Sep 25, 2017

The Army's plan to deal with misconduct

U.S. Defense Secretary Ash Carter, joined by U.S. Army Lt. Gen. Ron Lewis, who was later fired on allegations of misconduct. Photo: Carolyn Kaster / AP

After a series of embarrassing episodes involving misconduct and behavior problems among senior officers, the Army is putting together new mental health, counseling and career management programs to shape stronger, more ethical leaders, AP's Lolita Baldor reports.

The tips for the generals are worthy of consideration by all of us, whether we're leading at home or in a massive organization:

  • "[A] key effort is finding ways to build self-control and self-awareness, ensuring officers and their families can quickly recognize and deal with problems."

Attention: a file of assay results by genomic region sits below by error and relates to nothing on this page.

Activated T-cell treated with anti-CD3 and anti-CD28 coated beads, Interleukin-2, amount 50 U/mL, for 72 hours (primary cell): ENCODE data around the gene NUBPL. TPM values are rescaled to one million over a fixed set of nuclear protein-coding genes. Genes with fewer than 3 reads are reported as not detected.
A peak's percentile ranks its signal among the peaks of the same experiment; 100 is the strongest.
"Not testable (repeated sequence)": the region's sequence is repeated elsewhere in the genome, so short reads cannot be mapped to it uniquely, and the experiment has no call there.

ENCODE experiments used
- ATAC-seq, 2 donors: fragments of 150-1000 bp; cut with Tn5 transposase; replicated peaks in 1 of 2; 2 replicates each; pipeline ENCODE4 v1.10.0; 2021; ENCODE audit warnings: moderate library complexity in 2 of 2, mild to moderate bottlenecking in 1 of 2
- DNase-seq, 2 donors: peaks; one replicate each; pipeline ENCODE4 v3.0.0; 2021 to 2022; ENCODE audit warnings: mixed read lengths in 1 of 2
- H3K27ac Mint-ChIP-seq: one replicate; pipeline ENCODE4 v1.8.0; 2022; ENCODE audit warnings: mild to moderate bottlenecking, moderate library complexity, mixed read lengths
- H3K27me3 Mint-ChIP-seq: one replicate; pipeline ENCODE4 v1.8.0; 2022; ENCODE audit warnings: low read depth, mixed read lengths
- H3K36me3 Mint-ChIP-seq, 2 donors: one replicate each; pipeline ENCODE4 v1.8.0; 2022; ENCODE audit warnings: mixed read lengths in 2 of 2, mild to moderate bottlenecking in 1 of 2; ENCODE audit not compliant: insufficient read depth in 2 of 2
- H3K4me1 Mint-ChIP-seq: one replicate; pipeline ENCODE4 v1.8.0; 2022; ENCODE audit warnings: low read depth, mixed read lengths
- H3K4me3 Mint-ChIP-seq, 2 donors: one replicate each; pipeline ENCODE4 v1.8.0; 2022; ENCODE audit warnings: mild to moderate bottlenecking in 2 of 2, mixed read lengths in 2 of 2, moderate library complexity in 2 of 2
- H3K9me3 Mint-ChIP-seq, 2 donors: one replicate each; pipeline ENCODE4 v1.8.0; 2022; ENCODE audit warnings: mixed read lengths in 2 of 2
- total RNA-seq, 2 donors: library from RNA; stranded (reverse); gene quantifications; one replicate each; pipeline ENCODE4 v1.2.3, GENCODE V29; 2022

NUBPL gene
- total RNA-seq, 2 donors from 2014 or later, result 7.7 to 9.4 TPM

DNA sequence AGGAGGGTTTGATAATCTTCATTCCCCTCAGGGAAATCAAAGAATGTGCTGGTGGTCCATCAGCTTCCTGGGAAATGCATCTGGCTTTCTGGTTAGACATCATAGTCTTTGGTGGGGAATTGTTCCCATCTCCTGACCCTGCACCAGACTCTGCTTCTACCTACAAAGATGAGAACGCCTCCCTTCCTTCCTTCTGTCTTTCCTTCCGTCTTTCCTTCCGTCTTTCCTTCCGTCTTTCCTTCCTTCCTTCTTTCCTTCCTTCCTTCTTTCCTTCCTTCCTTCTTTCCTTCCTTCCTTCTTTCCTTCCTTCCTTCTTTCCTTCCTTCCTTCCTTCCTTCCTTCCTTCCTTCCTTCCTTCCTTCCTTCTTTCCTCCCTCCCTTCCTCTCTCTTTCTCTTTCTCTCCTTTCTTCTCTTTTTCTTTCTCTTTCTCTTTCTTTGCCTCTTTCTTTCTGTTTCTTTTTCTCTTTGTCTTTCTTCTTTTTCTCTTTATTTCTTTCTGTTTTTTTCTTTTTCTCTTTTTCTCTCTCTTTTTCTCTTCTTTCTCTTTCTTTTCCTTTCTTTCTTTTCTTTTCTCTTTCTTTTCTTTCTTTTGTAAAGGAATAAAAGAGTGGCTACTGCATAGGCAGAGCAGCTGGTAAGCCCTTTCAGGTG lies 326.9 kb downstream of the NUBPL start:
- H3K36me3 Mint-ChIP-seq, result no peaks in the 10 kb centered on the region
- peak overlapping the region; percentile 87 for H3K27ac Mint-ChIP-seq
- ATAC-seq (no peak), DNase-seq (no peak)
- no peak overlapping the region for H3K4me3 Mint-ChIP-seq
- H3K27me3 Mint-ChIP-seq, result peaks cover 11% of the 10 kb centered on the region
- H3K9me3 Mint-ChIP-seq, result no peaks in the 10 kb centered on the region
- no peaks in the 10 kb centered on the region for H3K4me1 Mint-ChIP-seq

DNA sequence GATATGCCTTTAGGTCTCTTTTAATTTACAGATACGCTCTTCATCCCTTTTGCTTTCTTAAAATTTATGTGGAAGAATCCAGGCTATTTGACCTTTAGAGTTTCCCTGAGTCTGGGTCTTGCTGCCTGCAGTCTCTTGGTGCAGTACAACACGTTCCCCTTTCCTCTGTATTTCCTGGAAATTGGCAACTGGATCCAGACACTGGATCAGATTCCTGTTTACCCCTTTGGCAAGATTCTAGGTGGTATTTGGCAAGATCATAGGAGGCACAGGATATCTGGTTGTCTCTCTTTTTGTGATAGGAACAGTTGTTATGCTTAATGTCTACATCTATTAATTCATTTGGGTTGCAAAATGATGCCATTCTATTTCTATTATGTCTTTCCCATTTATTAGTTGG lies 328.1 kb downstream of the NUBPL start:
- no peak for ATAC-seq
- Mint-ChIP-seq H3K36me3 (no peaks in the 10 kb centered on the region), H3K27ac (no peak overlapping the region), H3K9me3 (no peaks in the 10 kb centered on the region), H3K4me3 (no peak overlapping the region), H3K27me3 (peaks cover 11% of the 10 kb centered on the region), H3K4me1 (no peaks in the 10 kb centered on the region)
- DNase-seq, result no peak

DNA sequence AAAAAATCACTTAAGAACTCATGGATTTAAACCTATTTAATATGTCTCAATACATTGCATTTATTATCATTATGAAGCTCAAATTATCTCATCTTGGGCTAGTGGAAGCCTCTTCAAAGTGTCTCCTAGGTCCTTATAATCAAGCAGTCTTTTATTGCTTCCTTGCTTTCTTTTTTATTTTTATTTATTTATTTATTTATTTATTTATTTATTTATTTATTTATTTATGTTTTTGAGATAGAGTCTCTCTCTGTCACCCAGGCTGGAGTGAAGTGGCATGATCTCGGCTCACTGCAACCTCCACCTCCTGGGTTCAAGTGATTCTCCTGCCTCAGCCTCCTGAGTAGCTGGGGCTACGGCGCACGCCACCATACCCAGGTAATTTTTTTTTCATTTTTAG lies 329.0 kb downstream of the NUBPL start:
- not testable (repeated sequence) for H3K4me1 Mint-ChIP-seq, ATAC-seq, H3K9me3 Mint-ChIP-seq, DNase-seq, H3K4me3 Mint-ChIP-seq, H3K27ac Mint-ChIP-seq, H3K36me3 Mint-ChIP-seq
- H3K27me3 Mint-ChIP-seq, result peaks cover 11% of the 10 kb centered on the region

• "Other ideas focus on time management, encouraging high-level officers to take longer vacations. ... [E]very general should take 10 to 14 uninterrupted days off each year to unplug, breaking with a military culture making them believe they're too important to disconnect."
  • "[O]fficers [are] urged not to overbook themselves. Packing their calendars with events all day and every evening can increase stress and make it difficult to prioritize."
  • "The role that chaplains, mentors, executive coaches and colleagues can play is being studied, and how individual or group discussions might help."
  • "Too often, three-star and four-star generals working as base commanders are posted in remote locations around the world and have few or no equals in rank to socialize with or ask for advice. They can become isolated, ego-driven or surrounded by subordinates afraid to challenge them on inappropriate behavior."
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